Posted by Babs Melville
We caught up with Ian Boyter to find out more about The Gutenberg Boys, a storytelling stage show taking place at Dreghorn Loan Hall on Saturday 14th April.
First, can you tell us a bit about the story?
Set in the Edinburgh in the 1960s, the stage show is based on Ian Boyter’s book, ‘The Adventures of The Gutenberg Boys’. This extraordinary fictional memoir is a hilarious evocation of the work, play and joyful shenanigans of a group of 1960s printing apprentices as they grapple with the antiquated printing methods of Johannes Gutenberg.
In a busy Edinburgh printing factory, in glitzy, grimy dance halls where rock ’n’ roll is youth’s latest passion, in the streets and bars of the capital city, Blackie, the rawest new apprentice and his crafty workmates relieve life’s daily grind by outwitting each other, outfoxing the foreman and betting on the Cuban missile crisis, while flirting with forgery, fire-raising, fantasy and the fairer sex, as they gradually wise up …and become letterpress printers in the process.
Ian, three other musicians and a show director have collaborated to develop the script, and eight brand-new rock ‘n roll songs.
Alastair McDonald, best known for his Scottish folk songs, is flexing his considerable storytelling muscles. He also sings and plays guitar in the show.
Peter Fenton, singer and guitarist, is the show’s lead singer and is accompanied by Alan Herriot on keyboards and vocals. Alan, also an excellent singer, has created the show’s original cartoons. Ian adds his saxophone to the music, which is performed live on stage.
What lead you to adapting the book into a stage show?
I wanted to perform a reading of some of the stories myself, but I don’t have the ability to do the stories justice. My friend, Alastair McDonald, is an experienced actor, and he offered to make audio recordings to let me hear how he thought the characters should be ‘played’. There is a lot of pithy Scots dialogue in the stories and Alastair is the ideal actor to express it. When I heard his readings I was amazed at how he added much more drama and expression to the stories than I could ever have imagined. He is able to use individual voices for each of the characters and bring them vividly to life.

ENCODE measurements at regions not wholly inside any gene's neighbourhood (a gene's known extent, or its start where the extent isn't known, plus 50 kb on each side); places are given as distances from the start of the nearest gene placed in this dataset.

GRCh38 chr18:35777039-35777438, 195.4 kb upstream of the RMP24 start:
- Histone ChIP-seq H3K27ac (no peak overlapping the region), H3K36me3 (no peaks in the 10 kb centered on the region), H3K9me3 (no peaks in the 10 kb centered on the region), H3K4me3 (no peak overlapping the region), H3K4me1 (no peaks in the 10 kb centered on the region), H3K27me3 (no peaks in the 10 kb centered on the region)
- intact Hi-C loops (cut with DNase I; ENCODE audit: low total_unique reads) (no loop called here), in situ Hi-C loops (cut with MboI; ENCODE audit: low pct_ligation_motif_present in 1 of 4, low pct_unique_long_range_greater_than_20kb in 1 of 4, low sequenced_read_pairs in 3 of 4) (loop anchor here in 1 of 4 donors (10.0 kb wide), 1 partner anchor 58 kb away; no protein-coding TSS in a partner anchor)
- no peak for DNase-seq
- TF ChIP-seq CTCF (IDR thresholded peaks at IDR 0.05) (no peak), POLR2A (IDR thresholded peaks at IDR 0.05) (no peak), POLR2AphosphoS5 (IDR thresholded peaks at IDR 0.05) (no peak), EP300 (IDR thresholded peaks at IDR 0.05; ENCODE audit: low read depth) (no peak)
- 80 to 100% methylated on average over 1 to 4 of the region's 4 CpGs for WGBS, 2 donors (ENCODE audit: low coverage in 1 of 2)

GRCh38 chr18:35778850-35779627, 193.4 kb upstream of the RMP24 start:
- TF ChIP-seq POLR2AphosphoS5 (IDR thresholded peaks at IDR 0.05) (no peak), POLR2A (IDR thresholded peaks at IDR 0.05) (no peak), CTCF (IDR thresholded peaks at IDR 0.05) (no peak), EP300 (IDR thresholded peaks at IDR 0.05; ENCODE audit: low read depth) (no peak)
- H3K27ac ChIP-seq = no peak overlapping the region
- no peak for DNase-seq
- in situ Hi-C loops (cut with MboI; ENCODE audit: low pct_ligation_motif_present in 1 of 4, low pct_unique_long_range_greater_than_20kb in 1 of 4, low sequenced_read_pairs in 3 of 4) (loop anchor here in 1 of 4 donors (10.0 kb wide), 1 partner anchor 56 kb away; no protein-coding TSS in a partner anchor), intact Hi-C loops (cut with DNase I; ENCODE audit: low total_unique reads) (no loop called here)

What do you think the music adds to the story?
Some of the stories take place in dance halls and sometimes the teenage characters discuss the pop music of their day. Because I am a working musician, having played saxophone in rock and jazz bands since I was a teenager, I felt that certain parts of the stories could be re-interpreted as songs and add whole additional dimension to the show.
How long has the adaption taken? What changes had to be made?
Once the project group was formed (one storyteller, three musicians and a director) we worked for about three months, holding one project group meeting a week on the script adaptation. At the same time the eight songs were written and developed. For the show, the stories (four stories selected from twenty in the book) were simplified, reducing the number of characters and cutting any parts of the storyline deemed not absolutely essential to moving the story forward at a good fast pace. Many sentences were re-written to ensure that the identity of the particular character speaking was immediately established. Finally, to get the show down to a reasonable length, one and a quarter hours, I was ruthless in editing my text, with the valuable assistance of Alastair McDonald and the show director.
Do you have any other projects planned?
Once the show has been premiered I might be able to think about future projects, (there is plenty more unused material in my book) but with two weeks to go, my total focus is on this show.
Where can people find out more about the show?
Go to my website: http://www.ianboyter.co.uk